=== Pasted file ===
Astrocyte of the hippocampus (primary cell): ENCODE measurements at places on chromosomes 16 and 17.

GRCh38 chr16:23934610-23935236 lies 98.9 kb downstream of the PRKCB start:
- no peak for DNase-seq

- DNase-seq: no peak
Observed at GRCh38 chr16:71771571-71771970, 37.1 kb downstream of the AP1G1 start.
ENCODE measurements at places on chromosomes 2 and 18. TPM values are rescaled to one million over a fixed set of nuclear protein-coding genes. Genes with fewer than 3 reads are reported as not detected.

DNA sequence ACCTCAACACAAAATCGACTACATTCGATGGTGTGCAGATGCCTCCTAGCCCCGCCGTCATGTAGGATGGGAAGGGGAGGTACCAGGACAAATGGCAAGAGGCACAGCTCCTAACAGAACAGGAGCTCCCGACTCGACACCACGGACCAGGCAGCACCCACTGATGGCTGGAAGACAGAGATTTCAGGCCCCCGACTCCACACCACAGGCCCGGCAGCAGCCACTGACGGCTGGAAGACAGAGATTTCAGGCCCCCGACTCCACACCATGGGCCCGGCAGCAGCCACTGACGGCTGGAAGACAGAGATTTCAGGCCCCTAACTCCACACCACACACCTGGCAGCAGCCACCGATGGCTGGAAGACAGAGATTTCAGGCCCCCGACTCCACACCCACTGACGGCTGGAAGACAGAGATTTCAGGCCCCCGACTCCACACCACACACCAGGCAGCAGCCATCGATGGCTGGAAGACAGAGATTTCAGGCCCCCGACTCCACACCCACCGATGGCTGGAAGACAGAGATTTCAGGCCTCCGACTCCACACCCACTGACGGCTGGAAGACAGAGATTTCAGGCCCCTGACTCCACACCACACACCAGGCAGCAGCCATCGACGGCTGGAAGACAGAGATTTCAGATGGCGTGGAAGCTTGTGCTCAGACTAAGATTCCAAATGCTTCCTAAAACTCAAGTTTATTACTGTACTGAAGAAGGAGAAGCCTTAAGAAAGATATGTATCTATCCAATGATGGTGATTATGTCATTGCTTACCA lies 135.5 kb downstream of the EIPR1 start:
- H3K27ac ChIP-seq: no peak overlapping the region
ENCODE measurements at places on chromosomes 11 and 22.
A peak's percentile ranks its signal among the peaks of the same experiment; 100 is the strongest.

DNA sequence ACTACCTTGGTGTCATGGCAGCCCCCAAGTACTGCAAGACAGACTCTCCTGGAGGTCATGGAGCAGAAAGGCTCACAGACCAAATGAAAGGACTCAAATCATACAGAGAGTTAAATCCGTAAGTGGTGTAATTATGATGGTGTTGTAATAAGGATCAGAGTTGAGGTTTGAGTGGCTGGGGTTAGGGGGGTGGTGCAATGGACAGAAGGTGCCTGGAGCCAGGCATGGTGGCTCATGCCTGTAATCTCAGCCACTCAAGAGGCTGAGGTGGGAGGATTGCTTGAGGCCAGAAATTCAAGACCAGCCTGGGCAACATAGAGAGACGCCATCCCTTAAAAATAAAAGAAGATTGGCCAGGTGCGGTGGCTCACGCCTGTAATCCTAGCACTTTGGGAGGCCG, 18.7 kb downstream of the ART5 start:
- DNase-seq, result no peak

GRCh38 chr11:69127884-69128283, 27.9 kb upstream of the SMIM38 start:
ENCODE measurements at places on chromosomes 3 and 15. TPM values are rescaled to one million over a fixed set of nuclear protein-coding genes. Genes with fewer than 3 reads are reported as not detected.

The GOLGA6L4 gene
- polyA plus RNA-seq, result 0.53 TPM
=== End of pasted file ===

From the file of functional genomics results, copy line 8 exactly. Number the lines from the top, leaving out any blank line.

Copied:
- H3K27ac ChIP-seq: no peak overlapping the region